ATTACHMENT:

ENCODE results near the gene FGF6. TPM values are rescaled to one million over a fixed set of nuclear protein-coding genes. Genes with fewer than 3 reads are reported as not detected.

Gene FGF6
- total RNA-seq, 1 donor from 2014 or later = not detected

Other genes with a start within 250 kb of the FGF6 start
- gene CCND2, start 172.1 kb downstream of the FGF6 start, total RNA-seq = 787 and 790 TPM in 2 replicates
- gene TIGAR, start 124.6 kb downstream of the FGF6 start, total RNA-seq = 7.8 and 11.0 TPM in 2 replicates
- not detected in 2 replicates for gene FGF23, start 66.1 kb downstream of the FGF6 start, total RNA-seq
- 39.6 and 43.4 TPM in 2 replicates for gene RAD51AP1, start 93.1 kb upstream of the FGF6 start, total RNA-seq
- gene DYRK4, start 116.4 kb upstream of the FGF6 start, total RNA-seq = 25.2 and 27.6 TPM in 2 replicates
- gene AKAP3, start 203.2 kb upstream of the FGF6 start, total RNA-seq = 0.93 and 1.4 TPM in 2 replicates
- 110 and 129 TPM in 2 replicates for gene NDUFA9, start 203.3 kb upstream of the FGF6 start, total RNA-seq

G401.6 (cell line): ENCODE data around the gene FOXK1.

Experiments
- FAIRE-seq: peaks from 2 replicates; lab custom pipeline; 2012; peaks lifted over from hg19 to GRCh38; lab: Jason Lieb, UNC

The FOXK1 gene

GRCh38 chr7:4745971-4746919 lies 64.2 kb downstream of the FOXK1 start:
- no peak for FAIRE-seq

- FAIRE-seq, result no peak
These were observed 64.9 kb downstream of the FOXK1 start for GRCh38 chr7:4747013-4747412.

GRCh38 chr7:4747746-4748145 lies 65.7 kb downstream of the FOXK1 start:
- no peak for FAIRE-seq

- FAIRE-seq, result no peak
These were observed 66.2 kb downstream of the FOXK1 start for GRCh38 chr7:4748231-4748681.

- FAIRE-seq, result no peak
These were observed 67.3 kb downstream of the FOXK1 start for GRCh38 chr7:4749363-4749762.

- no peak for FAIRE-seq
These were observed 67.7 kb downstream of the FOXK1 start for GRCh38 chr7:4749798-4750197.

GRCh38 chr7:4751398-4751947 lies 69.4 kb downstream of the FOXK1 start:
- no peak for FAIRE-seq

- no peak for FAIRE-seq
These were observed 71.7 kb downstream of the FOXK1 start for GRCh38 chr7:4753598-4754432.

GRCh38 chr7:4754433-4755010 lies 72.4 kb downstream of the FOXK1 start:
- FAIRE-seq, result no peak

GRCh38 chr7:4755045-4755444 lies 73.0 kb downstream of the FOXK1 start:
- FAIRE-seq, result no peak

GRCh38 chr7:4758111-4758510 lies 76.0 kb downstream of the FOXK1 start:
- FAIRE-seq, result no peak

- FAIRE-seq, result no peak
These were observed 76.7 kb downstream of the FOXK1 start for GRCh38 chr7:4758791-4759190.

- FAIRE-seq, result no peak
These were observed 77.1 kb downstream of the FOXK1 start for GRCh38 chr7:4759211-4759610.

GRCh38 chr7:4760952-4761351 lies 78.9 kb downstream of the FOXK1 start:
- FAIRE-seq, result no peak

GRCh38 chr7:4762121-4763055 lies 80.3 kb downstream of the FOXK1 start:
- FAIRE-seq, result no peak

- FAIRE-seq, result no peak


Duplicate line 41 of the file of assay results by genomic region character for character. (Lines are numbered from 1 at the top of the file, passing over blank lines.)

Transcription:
These were observed 77.1 kb downstream of the FOXK1 start for GRCh38 chr7:4759211-4759610.